Sunday, January 05, 2003

I complained earlier about musicians who arbitrarily change the timing and stress of songs to try to show emotion. Strong emotion will change the stress, and I don't really object to it. I meant the illogical changes: the pauses that make no sense; the crescendos inserted just to be different. Your rendition of a song will always be different from everybody else's, albeit in subtle ways. (or not so subtle--I don't always hit the correct notes) If you feel you have to make your version dramatically different from everyone else's, I submit that you don't have enough faith in your own music.

I think one reason we don't have enough faith in our own work has to do with what we think about the nature of creativity and genius. Someone (sorry, I've never had a good memory for names) expounded on the types of genius, claiming there was Beethoven genius and Bach genius. Beethoven broke new ground with new styles. Bach took old styles and took them to new heights. Both were truly creative, and both produced works of genius.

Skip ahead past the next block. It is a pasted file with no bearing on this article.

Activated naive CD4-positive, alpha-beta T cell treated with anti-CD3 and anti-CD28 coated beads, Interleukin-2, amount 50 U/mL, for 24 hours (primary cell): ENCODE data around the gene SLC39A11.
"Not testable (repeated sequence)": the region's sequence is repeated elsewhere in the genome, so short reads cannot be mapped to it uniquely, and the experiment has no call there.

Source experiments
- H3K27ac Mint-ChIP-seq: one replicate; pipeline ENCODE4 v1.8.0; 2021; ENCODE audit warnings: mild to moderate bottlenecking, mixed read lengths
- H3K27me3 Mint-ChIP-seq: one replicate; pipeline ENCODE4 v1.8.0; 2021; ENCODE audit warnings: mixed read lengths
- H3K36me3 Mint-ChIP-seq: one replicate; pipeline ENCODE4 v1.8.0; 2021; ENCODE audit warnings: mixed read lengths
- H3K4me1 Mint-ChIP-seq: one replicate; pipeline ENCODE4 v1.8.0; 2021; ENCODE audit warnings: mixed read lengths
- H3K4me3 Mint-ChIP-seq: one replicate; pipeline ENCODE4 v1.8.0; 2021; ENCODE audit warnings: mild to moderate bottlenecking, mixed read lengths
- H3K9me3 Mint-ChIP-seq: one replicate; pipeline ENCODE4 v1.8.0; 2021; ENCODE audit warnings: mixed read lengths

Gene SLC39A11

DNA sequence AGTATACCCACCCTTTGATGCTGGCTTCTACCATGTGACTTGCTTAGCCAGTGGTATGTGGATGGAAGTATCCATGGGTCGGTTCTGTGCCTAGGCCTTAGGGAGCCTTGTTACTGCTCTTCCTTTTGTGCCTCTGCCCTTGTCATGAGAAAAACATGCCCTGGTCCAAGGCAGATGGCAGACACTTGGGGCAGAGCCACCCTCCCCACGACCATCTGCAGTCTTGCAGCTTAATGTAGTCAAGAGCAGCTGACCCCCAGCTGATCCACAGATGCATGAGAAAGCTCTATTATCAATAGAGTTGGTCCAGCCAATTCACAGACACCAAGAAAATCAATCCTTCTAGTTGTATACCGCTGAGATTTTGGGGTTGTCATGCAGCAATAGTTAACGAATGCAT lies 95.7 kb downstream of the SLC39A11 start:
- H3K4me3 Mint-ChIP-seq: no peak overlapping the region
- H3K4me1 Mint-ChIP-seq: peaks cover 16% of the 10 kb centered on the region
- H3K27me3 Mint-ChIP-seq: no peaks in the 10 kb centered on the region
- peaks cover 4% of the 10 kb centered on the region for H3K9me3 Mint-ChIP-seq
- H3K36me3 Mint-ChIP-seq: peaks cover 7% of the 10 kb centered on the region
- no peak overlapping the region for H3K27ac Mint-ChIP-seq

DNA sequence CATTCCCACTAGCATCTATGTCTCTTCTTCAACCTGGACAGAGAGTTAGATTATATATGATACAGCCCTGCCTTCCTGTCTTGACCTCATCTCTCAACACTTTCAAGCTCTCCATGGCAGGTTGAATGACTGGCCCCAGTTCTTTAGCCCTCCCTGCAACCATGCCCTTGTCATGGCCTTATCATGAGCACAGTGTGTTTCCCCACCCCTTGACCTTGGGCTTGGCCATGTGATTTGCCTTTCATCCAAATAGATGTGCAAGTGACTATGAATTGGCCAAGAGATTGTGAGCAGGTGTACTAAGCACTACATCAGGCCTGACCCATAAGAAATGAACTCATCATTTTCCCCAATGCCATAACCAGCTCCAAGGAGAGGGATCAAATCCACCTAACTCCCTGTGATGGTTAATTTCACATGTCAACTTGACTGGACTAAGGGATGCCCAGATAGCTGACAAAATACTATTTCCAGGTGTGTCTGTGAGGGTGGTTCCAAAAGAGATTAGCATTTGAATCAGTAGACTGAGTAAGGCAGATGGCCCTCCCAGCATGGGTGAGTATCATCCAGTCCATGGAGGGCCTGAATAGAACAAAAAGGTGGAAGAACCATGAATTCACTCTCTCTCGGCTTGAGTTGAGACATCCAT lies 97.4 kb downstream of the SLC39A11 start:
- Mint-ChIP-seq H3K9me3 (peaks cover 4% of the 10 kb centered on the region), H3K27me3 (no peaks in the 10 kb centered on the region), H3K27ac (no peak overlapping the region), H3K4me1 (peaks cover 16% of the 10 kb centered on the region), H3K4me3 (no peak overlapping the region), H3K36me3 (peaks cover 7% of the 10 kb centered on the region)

We all want to Beethoven-style geniuses, though; all pioneers, creating new genres. It seems more dramatic, even more noble, "to boldly go where no man has gone before." But it is hardly an indignity to become a master of some art, able to convey what you see in an idiom everyone understands. (In some of the arts, such as sculpture and painting, workers seem allergic to even trying to master old genres: everything has to be new and groundbreaking and therefore utterly obscure.

Because we want to be breaking new ground, we're often afraid to do something the way people have done it before; afraid of being "the same old thing." But a kiss is "the same old thing" too...

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